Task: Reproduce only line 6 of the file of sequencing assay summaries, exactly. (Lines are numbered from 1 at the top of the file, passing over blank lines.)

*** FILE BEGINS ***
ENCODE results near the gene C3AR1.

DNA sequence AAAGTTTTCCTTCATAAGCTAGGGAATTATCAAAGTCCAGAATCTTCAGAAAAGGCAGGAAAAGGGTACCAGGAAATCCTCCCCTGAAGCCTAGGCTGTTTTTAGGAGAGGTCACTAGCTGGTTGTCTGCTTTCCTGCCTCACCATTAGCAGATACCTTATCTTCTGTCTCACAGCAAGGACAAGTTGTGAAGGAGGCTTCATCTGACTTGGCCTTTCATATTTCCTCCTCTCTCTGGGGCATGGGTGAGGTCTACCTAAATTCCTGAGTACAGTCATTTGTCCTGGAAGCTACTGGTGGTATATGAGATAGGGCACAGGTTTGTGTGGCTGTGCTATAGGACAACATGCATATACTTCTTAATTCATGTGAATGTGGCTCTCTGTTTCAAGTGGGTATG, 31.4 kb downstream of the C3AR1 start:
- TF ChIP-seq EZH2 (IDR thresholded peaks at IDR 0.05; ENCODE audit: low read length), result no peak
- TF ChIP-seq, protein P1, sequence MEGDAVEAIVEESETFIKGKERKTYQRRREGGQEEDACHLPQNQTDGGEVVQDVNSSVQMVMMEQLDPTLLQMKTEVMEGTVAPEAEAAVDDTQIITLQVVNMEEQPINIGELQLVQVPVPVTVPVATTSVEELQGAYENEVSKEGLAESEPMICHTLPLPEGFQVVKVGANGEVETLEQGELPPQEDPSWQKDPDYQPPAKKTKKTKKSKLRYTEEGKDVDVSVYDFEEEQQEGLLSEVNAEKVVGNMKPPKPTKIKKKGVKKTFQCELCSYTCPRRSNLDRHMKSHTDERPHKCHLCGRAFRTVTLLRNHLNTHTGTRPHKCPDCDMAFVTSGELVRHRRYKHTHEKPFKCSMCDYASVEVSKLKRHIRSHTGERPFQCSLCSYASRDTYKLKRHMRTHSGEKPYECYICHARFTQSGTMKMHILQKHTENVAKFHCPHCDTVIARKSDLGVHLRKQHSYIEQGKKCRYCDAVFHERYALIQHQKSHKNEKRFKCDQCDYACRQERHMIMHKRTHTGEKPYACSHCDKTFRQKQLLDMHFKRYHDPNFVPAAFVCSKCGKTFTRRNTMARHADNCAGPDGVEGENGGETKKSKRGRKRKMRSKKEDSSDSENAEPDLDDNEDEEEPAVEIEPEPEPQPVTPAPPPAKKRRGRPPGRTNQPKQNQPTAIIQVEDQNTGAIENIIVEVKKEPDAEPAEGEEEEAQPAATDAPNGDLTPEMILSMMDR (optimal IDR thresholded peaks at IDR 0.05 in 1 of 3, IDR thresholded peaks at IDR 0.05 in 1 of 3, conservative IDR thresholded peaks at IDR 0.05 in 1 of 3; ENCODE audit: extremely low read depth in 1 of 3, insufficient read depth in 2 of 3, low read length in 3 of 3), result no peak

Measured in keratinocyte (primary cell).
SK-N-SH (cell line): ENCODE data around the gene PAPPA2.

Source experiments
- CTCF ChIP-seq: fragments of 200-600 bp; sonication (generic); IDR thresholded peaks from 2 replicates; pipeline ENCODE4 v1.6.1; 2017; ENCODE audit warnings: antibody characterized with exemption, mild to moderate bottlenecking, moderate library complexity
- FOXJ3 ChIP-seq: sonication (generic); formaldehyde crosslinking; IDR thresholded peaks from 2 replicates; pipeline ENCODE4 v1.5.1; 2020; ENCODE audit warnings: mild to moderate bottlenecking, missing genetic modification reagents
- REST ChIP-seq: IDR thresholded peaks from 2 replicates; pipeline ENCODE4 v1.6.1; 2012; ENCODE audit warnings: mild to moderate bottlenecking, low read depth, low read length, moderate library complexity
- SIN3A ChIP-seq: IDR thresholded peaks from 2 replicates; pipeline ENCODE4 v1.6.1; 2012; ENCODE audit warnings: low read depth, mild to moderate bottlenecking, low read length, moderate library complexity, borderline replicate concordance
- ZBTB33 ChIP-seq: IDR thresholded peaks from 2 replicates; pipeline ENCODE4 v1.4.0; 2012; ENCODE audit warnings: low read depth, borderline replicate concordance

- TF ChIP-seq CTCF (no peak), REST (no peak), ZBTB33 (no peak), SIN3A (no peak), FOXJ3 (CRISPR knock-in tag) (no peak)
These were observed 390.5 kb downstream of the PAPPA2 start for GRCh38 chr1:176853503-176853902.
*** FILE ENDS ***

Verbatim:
SK-N-SH (cell line): ENCODE data around the gene PAPPA2.